A: I always advise my clients to have additional insurance to their coverage at work. Today it is very, very common for a person to change jobs or careers a few times. The life insurance coverage you have through your work is tied to the group benefits plan at that job. If you leave that employer the life insurance does not go with you and the next employer may not have a plan offering the same coverage or if you become self-employed you may no longer qualify for life insurance if your health has changed.

7. Ann Lyte-Maille: Jennifer, are there any policies that cover critical illness? Such as Chron's disease?

A: There are critical illness policies that cover a large list of illnesses, usually anywhere from 24 to 28 illnesses. However, at this time I do not know of any that cover Crohn’s disease.

8. Trish Planchot-Voldeng: Jennifer, I have heard it is hard for cancer survivors to get any form of life or travel insurance. Is this true or do they pay a very high premium? Does it ever decrease if a person is cancer free for a number of years?

A: First I will respond to the travel insurance. A cancer survivor can get travel insurance but depending on the type of cancer. They are not eligible if they have received any treatment for pancreatic or liver cancer or had any type of cancer that has metastasized. If this is not a problem they can qualify for travel insurance as long as they have no reasonable expectation of needing to see a doctor and are not travelling against their doctor’s advice. Now this applies to people under age 70 travelling for less than 36 days. For client’s older than 60 travelling for an extended period of time, they will have to answer a detailed health questionnaire and they could find it more difficult to qualify for the travel insurance or pay an extra premium.

Now for life insurance, it is possible for cancer survivors to obtain life insurance but there are many variables that need to be considered; what type of cancer, what stage or grade of cancer, age of diagnosis, what type of treatment was required, how many years since the person has been considered cancer free. Was there any metastases? For example: someone diagnosed with malignant melanoma or skin cancer that had the cancer removed and it was in the low stages may be able to obtain life insurance within a year; for higher stages it may be five years. Prostate cancer: again this depends on the age of diagnosis and the severity. In this case the older you are at time of diagnosis the better. Breast Cancer: This can be harder to get life insurance. Even with the lowest grade of cancer you would need to be 5 years post treatment. With any type of cancer a rating or additional premium may be applied but it is important to note that with these ratings, as the years go by and the length of survival increases, the rating/ premium can be reduced. If you are a cancer survivor don’t assume you won’t qualify for insurance. Talk to someone or call me.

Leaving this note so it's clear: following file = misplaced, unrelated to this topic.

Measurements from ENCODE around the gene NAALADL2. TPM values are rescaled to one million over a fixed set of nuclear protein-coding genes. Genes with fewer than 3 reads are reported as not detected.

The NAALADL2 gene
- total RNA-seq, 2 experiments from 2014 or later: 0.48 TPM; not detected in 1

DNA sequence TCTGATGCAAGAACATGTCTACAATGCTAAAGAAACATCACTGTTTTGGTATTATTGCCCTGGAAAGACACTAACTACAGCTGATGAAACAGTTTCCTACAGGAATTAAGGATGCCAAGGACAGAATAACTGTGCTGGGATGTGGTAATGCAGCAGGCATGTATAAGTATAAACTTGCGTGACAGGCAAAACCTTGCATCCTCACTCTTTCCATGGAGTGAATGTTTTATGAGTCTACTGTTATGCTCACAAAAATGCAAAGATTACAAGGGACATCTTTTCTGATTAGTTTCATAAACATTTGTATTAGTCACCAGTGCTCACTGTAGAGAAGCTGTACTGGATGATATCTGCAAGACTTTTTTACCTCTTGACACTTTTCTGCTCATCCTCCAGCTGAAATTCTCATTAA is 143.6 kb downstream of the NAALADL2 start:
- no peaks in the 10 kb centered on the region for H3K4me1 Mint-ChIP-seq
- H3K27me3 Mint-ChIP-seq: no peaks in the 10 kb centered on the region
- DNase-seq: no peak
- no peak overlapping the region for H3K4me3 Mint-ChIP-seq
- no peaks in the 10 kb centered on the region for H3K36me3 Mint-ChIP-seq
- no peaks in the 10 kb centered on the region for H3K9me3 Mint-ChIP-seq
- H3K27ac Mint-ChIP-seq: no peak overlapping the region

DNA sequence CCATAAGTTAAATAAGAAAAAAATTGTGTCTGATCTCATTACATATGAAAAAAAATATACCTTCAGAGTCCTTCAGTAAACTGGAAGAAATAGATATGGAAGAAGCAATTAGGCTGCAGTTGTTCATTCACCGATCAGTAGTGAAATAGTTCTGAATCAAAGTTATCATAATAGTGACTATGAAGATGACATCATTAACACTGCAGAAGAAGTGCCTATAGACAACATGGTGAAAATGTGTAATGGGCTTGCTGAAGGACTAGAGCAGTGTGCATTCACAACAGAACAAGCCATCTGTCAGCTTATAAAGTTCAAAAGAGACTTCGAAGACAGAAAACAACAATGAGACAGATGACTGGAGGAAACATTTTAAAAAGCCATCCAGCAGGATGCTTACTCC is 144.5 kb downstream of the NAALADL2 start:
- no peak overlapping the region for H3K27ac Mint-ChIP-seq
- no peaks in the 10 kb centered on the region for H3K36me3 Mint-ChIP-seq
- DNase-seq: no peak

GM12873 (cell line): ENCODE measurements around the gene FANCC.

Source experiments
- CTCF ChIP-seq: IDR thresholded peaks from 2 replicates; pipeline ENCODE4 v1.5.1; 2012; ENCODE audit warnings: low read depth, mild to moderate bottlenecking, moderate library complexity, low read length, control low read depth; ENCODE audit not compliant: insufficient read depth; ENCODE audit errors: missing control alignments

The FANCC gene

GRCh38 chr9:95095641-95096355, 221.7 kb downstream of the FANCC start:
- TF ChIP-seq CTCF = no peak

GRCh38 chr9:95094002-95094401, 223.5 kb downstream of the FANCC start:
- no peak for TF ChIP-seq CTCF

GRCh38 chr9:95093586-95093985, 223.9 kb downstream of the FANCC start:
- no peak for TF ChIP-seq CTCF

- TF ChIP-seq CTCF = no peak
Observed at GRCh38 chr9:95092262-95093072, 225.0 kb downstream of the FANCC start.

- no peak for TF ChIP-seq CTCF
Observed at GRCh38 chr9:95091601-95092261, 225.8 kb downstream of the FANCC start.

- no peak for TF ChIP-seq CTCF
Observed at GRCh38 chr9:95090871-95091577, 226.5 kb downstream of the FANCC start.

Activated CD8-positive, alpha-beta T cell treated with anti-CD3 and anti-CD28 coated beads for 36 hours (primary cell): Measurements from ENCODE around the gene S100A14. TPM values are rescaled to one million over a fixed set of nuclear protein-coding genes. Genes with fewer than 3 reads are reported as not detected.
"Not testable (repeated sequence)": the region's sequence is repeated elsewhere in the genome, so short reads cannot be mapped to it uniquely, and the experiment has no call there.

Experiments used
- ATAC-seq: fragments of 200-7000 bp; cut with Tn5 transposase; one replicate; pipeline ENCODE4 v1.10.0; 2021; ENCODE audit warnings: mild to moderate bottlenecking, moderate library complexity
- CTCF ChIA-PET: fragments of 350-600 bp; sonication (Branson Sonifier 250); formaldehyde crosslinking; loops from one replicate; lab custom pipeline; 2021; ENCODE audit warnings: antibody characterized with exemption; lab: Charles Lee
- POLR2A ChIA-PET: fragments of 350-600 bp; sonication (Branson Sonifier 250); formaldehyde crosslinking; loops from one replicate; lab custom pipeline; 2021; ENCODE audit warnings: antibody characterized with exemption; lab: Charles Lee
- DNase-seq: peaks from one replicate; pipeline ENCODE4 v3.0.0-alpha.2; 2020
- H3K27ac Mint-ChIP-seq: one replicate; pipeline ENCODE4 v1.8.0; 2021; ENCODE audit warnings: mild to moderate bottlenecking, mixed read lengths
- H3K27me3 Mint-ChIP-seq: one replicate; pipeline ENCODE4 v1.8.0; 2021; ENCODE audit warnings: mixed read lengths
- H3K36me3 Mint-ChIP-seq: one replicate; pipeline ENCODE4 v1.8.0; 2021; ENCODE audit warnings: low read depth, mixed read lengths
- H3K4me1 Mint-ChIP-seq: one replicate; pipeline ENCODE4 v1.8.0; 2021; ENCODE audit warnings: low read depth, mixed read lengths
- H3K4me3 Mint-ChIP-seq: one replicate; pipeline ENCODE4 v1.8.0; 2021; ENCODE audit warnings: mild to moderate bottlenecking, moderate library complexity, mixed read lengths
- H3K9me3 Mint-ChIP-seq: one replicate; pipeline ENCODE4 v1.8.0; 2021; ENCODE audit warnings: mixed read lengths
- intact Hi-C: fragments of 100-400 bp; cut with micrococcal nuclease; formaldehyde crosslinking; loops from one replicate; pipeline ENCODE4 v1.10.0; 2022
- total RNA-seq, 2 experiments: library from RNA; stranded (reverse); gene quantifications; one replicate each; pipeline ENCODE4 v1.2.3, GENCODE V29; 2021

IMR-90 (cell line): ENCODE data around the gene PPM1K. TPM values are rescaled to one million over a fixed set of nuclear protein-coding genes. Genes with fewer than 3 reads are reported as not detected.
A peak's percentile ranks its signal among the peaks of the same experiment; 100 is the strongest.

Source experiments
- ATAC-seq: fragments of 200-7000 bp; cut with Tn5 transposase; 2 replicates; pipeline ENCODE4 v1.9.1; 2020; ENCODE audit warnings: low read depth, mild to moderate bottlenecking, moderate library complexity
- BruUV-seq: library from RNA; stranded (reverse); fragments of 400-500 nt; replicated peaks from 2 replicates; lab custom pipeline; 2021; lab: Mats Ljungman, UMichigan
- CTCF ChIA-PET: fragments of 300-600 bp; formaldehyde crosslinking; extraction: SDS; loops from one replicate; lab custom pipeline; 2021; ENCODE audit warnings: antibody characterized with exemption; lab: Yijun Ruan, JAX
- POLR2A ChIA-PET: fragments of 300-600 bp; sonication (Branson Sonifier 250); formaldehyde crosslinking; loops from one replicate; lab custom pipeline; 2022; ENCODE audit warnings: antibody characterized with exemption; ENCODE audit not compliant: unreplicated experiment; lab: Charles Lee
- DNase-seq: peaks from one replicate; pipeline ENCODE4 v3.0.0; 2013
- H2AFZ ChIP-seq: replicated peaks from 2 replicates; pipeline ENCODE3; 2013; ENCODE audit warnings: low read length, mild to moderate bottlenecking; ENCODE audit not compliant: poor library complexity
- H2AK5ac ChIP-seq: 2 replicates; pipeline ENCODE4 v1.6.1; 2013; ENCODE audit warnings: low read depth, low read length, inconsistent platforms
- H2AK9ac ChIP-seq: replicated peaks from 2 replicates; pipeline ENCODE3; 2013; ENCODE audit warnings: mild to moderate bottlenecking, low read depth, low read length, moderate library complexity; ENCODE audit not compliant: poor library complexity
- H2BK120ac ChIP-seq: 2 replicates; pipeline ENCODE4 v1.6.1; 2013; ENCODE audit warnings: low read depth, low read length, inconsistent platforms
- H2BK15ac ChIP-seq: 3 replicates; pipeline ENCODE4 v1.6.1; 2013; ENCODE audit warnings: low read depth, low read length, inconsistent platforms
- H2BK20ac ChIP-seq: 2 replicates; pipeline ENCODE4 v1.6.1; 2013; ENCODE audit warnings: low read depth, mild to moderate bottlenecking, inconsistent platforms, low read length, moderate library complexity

9. Tanis Macala: Jennifer, Saskatchewan has some of the highest percentages of smokers. Currently, Saskatchewan has the highest number of smokers between the ages of 15-19 (20%)... a title we've had for nine straight years. Can you explain the effects this has when it comes to obtaining life insurance and the difficulties it may cause?

A: Generally speaking if you are in good health being a smoker won’t cause any difficulty in obtaining life insurance. However, it definitely will increase the cost. Smokers see an additional 40 to 70% increase in premiums compared to non-smokers depending on the type of life insurance, the amount and whether they are male or female. The good news is that if you quit smoking and maintain this for 12 months, you could have the smoker rate reduced to non-smoker rates, providing your health is still good.